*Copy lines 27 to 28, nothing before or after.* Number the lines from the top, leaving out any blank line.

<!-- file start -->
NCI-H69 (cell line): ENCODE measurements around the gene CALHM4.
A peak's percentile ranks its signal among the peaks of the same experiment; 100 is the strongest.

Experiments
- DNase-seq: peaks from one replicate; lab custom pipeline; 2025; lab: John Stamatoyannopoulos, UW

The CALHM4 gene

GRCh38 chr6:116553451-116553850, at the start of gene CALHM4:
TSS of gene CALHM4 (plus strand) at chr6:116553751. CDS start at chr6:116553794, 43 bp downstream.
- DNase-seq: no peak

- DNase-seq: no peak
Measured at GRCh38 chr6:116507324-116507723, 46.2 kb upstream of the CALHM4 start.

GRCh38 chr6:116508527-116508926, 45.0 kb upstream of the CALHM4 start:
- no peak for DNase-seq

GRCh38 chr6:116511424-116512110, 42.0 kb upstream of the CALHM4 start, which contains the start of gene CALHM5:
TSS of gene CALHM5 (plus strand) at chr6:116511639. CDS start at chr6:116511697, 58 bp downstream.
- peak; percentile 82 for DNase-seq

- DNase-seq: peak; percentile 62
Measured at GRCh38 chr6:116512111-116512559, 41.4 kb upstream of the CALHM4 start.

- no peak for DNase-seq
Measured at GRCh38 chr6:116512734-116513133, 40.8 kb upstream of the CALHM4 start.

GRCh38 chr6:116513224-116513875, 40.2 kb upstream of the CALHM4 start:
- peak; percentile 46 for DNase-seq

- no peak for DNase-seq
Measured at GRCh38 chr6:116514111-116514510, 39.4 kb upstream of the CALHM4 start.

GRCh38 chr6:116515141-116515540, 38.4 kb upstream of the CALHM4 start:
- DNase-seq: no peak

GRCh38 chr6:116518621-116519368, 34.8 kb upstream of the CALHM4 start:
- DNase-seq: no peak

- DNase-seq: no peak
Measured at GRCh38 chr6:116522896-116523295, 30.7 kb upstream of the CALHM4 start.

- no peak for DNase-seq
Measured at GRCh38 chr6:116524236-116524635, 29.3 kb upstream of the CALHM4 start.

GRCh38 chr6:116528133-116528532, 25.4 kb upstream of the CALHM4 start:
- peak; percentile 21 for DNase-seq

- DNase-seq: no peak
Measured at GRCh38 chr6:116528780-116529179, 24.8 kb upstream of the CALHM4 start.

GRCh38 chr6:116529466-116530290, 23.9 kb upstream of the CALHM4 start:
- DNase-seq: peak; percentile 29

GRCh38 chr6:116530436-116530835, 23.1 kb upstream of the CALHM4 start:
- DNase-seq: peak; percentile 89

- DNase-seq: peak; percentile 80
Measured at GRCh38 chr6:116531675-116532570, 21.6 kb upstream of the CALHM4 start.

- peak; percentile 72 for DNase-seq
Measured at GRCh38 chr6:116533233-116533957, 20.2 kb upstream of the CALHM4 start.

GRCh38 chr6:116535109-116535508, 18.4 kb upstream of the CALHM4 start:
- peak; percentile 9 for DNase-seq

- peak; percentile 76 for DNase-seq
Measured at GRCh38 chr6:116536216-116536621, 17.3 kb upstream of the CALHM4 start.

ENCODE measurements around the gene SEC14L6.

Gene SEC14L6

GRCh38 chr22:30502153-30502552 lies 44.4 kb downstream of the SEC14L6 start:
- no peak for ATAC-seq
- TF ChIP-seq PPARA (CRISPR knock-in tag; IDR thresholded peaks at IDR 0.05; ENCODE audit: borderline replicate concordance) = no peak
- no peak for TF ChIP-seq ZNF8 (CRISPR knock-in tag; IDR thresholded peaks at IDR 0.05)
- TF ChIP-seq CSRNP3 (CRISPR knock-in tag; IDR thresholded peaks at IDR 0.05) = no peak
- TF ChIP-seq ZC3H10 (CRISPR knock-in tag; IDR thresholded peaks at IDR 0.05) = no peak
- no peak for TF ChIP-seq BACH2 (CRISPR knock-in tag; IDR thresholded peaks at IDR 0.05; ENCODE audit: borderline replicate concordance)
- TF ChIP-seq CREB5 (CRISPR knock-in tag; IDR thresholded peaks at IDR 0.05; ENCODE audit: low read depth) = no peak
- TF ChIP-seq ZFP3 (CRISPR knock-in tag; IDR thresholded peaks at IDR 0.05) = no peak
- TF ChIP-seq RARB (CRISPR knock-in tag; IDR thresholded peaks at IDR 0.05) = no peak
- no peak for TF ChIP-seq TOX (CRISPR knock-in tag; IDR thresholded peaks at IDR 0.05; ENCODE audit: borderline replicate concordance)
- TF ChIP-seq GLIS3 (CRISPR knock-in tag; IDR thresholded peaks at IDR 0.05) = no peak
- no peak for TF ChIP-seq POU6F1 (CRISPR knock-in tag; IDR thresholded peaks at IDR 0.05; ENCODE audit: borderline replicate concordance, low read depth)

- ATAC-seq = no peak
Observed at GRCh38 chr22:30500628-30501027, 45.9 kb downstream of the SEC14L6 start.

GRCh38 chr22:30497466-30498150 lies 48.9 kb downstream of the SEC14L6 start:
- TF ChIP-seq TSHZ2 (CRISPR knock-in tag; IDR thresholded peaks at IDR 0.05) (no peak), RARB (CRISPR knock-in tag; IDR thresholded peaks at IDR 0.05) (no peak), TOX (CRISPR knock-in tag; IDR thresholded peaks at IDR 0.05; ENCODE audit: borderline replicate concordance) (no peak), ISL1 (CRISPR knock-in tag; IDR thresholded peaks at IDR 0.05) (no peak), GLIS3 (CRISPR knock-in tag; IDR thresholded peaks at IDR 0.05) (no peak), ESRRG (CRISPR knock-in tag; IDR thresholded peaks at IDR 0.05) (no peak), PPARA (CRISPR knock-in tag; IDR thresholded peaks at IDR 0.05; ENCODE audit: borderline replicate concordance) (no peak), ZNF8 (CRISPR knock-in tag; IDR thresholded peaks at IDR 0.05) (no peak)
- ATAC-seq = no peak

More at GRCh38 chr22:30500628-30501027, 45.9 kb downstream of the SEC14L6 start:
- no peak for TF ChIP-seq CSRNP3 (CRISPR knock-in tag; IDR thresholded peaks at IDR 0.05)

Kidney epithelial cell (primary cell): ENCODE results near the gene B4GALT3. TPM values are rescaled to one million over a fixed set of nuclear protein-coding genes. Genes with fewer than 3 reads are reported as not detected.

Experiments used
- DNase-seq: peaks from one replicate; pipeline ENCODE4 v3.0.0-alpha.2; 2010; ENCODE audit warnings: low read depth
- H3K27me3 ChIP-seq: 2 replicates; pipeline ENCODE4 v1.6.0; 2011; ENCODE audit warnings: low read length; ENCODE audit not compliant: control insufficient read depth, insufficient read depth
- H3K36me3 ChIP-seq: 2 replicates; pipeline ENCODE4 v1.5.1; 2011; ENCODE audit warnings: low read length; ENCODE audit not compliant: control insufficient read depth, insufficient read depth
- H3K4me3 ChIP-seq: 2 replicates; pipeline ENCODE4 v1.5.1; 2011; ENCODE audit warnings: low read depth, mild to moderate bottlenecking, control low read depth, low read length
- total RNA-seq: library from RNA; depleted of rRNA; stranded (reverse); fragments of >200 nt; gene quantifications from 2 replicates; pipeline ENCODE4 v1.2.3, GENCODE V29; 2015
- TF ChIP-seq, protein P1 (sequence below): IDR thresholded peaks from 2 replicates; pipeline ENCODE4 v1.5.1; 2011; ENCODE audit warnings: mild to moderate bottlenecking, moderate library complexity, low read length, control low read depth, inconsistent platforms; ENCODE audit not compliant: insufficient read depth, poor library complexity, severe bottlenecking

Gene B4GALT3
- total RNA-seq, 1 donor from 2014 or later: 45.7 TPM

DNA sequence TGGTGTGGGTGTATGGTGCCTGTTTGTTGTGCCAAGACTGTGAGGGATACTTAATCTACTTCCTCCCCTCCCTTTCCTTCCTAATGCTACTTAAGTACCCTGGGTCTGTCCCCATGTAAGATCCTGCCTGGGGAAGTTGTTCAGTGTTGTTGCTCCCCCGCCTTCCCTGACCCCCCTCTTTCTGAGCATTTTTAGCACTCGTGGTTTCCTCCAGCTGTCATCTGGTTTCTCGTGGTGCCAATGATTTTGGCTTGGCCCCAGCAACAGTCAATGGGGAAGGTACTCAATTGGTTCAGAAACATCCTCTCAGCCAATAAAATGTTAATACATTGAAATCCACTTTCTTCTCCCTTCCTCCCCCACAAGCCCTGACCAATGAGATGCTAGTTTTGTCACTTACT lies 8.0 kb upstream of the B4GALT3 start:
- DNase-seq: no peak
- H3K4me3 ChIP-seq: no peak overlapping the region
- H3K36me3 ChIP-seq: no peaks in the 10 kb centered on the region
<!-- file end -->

- DNase-seq: no peak

- DNase-seq: no peak